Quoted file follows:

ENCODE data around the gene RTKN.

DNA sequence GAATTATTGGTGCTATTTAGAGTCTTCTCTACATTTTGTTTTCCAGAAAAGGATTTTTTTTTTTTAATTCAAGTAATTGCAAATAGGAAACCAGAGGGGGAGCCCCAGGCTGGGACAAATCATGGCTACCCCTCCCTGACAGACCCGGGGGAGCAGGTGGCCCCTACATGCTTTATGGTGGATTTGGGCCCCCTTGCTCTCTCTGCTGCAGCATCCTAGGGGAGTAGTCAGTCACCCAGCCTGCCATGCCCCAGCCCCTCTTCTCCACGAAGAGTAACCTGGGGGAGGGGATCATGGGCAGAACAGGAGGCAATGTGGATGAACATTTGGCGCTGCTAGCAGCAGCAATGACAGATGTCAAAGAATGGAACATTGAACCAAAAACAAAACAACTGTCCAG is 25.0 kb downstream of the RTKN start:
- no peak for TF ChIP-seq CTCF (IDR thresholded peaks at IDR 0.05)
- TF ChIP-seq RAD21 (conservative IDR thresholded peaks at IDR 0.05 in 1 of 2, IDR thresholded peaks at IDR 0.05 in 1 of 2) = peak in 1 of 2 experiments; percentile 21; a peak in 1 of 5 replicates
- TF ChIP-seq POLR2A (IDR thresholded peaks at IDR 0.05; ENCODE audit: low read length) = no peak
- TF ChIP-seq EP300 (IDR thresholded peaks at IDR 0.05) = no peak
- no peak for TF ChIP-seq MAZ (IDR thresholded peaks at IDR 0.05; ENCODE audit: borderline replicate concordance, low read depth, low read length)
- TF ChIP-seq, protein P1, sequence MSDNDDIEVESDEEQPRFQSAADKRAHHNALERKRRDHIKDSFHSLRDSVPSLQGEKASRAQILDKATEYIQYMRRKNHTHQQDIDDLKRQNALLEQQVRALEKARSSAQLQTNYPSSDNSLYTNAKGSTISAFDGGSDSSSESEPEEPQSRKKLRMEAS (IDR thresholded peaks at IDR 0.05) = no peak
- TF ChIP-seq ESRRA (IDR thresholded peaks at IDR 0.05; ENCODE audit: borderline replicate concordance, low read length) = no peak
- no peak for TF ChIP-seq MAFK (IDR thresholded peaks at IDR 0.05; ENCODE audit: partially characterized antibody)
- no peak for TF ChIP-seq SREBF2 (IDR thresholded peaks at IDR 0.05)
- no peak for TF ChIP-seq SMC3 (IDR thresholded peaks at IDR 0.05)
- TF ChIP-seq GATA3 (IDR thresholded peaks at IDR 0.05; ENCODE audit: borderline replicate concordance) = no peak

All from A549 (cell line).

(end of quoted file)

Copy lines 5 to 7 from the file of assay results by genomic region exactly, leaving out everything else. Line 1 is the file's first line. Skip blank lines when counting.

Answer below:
- TF ChIP-seq POLR2A (IDR thresholded peaks at IDR 0.05; ENCODE audit: low read length) = no peak
- TF ChIP-seq EP300 (IDR thresholded peaks at IDR 0.05) = no peak
- no peak for TF ChIP-seq MAZ (IDR thresholded peaks at IDR 0.05; ENCODE audit: borderline replicate concordance, low read depth, low read length)